Game Over Online ~ Saints Row

GameOver Game Reviews - Saints Row (c) THQ, Reviewed by - Russell Garbutt

Game & Publisher Saints Row (c) THQ
System Requirements Xbox 360
Overall Rating 94%
Date Published Thursday, November 16th, 2006 at 11:34 AM


Divider Left By: Russell Garbutt Divider Right

Competition is good. It ensures a quality product from a market leader. Take away the competition and bloated complacency sets in, usually resulting in sub-standard products and performance in all areas. Well, Rockstar Games can consider Volition, Inc.'s Saints Row a heavy breathing, foul-mouthed and obscene version of a wake-up call. The creative team behind GTA IV had better get their collective asses out of Rusty Brown's Ring Donuts and into the San Fierro Gym very quickly because they have just been upstaged by an upstart... and in the genre they created.

Grand Theft Auto III was a turning point in the PlayStation 2's life cycle. It was the title that would ultimately define the machine and, as some may argue, the embodiment of an entire console generation. Its multi-tiered success is still being enjoyed today, with several sequels from Rockstar and countless imitators. For the most part, those that have chosen to try and duplicate the formula have delivered results that range from tepid to downright embarrassing. That is, until now.

From the moment one begins to play Saints Row they find themselves in familiar and welcome territory. To say that the game is inspired by the GTA series can be a bit misleading, as Saints Row pulls all of its influence from GTA III specifically. The only exception is the “gangcentric” storyline that seems heavily influenced by San Andreas. Saints Row is identical to GTA III in as much as the entire city of Stillwater is large and hilly without being overwhelming and that players assume the role of a “mute gopher” that rises up the ranks of a local organized crime syndicate.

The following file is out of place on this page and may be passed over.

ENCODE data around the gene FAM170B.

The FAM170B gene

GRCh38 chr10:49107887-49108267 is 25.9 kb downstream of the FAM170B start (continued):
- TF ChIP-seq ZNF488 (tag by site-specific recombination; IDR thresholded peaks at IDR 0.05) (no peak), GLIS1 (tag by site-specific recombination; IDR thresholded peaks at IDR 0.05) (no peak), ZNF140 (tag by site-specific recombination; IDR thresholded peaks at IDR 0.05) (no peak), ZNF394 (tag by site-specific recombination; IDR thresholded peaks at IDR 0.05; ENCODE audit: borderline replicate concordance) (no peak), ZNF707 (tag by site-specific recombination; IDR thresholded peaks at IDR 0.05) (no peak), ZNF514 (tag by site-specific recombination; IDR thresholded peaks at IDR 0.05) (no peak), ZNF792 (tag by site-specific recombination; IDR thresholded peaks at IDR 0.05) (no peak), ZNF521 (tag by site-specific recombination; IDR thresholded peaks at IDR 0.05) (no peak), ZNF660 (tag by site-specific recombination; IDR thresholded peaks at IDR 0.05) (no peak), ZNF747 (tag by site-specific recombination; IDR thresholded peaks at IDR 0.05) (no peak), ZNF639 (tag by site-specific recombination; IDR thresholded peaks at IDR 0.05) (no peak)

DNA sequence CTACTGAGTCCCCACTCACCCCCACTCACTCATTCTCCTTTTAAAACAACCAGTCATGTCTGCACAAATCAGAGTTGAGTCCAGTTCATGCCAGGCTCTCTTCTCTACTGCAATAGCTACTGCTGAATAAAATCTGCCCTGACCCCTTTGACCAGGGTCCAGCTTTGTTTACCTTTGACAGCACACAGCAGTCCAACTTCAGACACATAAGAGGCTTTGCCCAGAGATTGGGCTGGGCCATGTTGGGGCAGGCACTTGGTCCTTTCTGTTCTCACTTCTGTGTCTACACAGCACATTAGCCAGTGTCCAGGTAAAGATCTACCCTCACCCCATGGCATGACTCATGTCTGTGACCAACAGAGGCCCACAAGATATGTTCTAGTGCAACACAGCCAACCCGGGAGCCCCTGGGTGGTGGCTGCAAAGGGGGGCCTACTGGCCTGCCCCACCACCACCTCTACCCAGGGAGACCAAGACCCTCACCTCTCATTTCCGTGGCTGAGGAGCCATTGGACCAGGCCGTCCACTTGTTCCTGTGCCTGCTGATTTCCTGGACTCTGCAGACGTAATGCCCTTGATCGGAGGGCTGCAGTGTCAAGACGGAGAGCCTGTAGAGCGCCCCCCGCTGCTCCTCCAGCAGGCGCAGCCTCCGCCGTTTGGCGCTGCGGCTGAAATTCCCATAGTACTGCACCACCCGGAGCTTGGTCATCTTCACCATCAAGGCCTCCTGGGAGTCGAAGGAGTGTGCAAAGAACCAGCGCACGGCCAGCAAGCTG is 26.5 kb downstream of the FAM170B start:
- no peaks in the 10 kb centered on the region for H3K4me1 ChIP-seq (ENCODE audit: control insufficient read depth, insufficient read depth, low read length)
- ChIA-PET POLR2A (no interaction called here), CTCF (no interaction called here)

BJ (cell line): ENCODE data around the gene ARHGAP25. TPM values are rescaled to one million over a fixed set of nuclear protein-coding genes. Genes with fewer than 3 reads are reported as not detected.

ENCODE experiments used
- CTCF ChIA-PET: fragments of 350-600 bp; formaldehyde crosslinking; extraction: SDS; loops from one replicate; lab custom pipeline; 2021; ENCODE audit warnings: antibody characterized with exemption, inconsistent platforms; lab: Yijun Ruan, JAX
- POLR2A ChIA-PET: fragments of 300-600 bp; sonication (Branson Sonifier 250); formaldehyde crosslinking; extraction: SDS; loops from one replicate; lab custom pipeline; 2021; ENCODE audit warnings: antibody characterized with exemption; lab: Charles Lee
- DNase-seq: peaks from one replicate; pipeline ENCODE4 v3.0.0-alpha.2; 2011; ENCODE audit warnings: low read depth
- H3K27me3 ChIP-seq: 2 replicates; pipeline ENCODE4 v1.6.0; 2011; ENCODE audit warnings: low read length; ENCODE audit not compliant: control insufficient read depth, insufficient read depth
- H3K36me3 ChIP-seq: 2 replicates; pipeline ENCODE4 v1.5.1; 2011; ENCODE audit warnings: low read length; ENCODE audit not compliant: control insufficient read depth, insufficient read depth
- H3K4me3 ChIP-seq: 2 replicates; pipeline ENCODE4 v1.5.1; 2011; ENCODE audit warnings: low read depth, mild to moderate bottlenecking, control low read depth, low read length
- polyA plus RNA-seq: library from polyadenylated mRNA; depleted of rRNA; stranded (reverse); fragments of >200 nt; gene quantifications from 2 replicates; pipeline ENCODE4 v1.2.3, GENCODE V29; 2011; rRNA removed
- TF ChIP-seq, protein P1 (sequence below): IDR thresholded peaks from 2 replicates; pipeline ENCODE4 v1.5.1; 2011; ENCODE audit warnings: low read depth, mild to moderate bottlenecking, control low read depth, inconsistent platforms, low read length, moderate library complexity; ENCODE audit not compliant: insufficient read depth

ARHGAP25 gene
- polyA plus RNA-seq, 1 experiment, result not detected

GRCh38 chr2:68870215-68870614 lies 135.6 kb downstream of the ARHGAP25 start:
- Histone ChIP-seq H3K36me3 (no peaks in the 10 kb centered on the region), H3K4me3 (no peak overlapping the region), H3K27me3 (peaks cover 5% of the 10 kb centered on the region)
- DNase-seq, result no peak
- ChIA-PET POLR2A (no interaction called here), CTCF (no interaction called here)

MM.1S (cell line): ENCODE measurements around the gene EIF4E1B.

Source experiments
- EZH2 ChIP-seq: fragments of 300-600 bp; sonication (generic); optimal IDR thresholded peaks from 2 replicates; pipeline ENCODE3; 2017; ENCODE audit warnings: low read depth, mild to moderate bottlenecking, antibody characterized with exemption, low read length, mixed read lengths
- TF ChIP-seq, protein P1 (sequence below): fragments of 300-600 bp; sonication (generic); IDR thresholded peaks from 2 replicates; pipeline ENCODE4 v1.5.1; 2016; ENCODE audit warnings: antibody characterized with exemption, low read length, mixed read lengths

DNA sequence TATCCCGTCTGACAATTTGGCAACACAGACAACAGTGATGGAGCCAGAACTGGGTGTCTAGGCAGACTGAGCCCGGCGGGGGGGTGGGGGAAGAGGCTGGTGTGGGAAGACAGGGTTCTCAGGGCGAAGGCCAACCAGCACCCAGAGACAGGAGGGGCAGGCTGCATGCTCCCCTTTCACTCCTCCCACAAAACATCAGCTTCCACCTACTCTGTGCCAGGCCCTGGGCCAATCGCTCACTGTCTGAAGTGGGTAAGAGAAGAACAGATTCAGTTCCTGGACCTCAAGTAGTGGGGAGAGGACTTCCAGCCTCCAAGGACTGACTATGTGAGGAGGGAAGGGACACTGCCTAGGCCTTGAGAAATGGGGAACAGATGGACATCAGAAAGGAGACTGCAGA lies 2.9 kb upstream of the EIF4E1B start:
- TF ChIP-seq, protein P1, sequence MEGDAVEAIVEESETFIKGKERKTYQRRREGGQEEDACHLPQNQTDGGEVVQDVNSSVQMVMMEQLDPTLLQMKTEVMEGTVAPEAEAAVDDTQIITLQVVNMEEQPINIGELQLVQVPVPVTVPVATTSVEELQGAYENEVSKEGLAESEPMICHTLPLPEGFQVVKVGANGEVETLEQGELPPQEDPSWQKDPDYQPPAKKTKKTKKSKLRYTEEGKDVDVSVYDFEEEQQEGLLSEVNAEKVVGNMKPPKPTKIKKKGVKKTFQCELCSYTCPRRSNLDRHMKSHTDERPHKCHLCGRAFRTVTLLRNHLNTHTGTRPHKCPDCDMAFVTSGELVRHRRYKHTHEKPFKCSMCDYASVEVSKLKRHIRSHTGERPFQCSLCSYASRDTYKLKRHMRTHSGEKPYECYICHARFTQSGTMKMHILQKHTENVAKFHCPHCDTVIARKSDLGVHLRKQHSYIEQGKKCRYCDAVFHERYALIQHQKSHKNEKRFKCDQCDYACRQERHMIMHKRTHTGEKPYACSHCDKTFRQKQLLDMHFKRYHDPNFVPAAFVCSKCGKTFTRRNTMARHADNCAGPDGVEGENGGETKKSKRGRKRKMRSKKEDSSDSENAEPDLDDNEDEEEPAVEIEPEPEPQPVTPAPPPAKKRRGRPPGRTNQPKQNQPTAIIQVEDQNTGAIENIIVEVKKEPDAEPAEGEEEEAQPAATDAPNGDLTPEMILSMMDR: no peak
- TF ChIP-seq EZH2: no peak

In addition to those (and many other) features is the fact that players are limited to jacking cars, trucks, and vans, just like in GTA III. There are no motorcycles, helicopters, or planes to be had in Stillwater (although there is an unconfirmed rumor circulating the forums that they may be coming soon by way of Xbox Live download). Nearly every one of GTA III's locations has a Saints Row counterpart, and that is definitely not a bad thing.

What sets Saints Row apart from all the others that have come before is its quality of design and presentation. What will surprise most gamers is that Volition put the extra time and effort into fixing or changing what was wrong with the GTAIII formula. There are many aspects of the game that have been refined and perfected, bringing the whole presentation into the next gen with as much style, grace and fun as possible. For example, players can now design their own main character from scratch. Yes, instead of just assuming the role of a greasy “Fido” character, players can choose to mold their avatar either in their own image or one that they find visually pleasing (Rockstar should swallow their pride and take note of this for their own future titles... that is, if they haven't already). It can be quite amusing yet creepy to watch an in-game character resembling yourself take out an entire neighborhood with a rocket launcher, including several gang members, cops and SWAT. The only “flaw” with this whole character creation idea is that players cannot create a female character. This is likely due to the game's main story arc, but it is something that Volition should consider for the sequel.

The entire city of Stillwater is open from the start. Certain key points of interest on the map have a “?” symbol over them until you actually drive down that specific street, but there is nothing stopping you from going into any area at any time. Kudos must be given to Volition for coming up with the idea for the GPS system as well! As most fans of this genre know, driving from place to place in these immense worlds can be confusing at times. Even when placing your waypoint on the main screen's mini-map, it can still be daunting trying to figure out which roads will take you where you need to go and which ones result in a dead end. The system in Saints Row takes care of all that, for once players mark down on the map where they need to go, a “marching ants” style of blinking lights appears on the mini-map detailing the quickest route to the destination! This is a very welcome addition, as well as one way overdue!